Could a stripped-down tai chi class, taught in just 12 sessions and also practiced at home, improve balance in people over age 65 who were concerned about balance?
MIDUS is a national longitudinal study on aging explicitly focused on midlife, including transitions from young adulthood to midlife, and from midlife into old age.
New insights into the mechanism behind how plants age may help scientists better understand crop yields, nutrient allocation, and even the timing and duration of fall leaf color.
Anne Basting, who received a master’s degree in theatre and drama at UW–Madison, is now a theatre professor at the University of Wisconsin-Milwaukee.
Sociology Professor Douglas Maynard has received many honors in his career but until recently, they never came with a sword.
We all know that exercise is good for us. Yet becoming active late in life comes with a unique set of challenges.
The latest results from a 25-year study of diet and aging in monkeys shows a significant reduction in mortality and in age-associated diseases among those with calorie-restricted diets. The study, begun at the University of Wisconsin–Madison in 1989, is one of two ongoing, long-term U.S. efforts to examine the effects of a reduced-calorie diet on nonhuman primates.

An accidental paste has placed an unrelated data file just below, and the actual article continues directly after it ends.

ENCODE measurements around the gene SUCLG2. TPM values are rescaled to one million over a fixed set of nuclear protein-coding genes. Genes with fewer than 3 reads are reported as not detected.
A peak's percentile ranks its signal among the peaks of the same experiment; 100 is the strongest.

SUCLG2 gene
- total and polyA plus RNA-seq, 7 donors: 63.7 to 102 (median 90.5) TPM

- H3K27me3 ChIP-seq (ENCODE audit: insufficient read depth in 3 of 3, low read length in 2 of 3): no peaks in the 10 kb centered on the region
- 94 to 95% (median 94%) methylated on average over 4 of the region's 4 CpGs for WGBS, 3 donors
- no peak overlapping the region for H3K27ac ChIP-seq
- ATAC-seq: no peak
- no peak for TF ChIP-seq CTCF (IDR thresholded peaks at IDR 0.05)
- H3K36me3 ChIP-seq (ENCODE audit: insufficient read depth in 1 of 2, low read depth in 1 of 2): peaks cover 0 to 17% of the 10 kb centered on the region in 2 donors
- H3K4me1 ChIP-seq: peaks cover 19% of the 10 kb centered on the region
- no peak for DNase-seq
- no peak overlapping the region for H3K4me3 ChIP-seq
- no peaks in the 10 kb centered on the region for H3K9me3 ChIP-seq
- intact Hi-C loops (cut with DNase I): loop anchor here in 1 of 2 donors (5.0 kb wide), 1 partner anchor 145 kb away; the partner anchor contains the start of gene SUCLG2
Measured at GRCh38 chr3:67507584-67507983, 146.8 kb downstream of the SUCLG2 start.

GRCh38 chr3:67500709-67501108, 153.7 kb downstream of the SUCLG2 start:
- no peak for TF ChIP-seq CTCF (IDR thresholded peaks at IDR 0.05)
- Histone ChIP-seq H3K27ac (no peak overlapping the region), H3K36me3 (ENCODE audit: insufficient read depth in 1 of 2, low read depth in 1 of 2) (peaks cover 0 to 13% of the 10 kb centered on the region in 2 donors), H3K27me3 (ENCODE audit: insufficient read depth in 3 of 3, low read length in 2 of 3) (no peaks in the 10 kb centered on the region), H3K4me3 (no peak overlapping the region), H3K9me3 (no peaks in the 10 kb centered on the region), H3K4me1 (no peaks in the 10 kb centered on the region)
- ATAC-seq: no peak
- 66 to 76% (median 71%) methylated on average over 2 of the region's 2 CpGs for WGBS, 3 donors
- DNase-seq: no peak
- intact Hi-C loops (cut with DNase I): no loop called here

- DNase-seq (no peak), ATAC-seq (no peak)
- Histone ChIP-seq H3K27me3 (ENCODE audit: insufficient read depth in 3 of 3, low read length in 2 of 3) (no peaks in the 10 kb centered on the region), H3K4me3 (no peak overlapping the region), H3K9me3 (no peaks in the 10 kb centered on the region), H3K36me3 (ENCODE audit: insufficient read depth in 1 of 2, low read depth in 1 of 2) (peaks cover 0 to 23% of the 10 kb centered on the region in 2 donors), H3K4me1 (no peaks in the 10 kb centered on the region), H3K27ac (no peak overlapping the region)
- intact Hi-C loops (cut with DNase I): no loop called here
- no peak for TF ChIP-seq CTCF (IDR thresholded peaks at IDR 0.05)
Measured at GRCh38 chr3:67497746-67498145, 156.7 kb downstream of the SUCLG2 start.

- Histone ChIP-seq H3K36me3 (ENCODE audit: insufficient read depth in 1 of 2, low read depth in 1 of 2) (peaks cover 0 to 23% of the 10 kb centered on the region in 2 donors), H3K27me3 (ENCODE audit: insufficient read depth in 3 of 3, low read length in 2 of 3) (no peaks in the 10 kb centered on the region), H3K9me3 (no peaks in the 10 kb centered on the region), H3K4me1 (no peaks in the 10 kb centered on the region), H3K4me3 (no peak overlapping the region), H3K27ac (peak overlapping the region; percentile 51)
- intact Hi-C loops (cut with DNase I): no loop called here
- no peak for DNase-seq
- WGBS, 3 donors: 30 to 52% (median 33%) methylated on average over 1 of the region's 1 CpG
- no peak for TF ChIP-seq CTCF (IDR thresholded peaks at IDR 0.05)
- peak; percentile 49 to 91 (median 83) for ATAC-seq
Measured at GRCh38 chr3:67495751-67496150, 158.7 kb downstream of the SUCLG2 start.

In efforts to understand what influences life span, cancer and aging, scientists are building road maps to navigate and learn about cells at the molecular level.
A UW–Madison study is analyzing the consequences of cultural differences in people's emotional and physical health as they age.
The 18th Annual Colloquium on Aging, to take place at the Monona Terrace Community and Convention Center in Madison on Wednesday, Oct. 18, will feature the work of a number of University of Wisconsin–Madison scientists.